Cheltenham’s new street food restaurant that people were lining up for around the block
A new cafe in Cheltenham serves fresh, community-driven falafel.
Habibah is a newly opened restaurant in downtown Cheltenham aimed at bringing fresh Palestinian street food to the townspeople – and at the same time creating a community center.
Opened by Sleiman Habibah, a former computer scientist, the restaurant has already had a successful month and plans to open its doors on Monday 23 August.
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According to Sleiman, the restaurant fills a gap in the city’s fast home food market.
“There is a need for fresh, quality homemade food in the city,” Sleiman said. “Food is such a big part of my culture, and that’s what I wanted to bring with this restaurant.”
Sleiman said he had “always” been passionate about food and grew up seeing it as the primary way to connect with family and friends.
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Even after he and his family moved to Hong Kong for his IT job, he says he always had the dream of someday opening his own restaurant.
But it was only after his job was affected by the coronavirus pandemic, when his hours fell to part-time, that Sleiman had the momentum to make his dream come true.
“This is the sign I was waiting for,” he said. “I was like ‘OK, now is the time to do it!”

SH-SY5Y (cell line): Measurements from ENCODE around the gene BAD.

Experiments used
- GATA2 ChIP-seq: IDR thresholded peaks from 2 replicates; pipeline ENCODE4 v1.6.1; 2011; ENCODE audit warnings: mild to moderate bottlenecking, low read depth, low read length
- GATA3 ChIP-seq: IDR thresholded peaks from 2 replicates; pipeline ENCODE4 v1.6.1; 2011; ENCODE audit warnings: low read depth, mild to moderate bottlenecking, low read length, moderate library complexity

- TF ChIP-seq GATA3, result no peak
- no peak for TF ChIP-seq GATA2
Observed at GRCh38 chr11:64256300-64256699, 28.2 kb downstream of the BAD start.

After growing up around food, Sleiman says he has acquired a knowledge of flavors that will give his coffee the edge.
The flatbreads are freshly baked with spelled flour and can be filled with falafel as well as salad and marinated roasted vegetables, with halloumi and hummus for toppings.
It is clear that Sleiman is excited to focus on family and community, with his daughter currently working at the cafe during her summer vacation.
“She takes great pride in her work at the cafe,” he said. “I think she’s getting a great education on how to run a business – I wish there were more of it for young people.”
Sleiman added that he wanted the cafe to be a “center for the community” where people from the area can come together and talk, with the aim of creating a common atmosphere.
“Hospitality is an integral part of my culture,” he said. “I think it’s a warm and welcoming place where people can come in and have a chat.
“I grew up in a large family and when I moved to Hong Kong for work I lived in a community where people meet and share regularly, so the mentality runs very deep in me.
“Especially in this climate where we have been exhausted by the pandemic, social ties are so important.”
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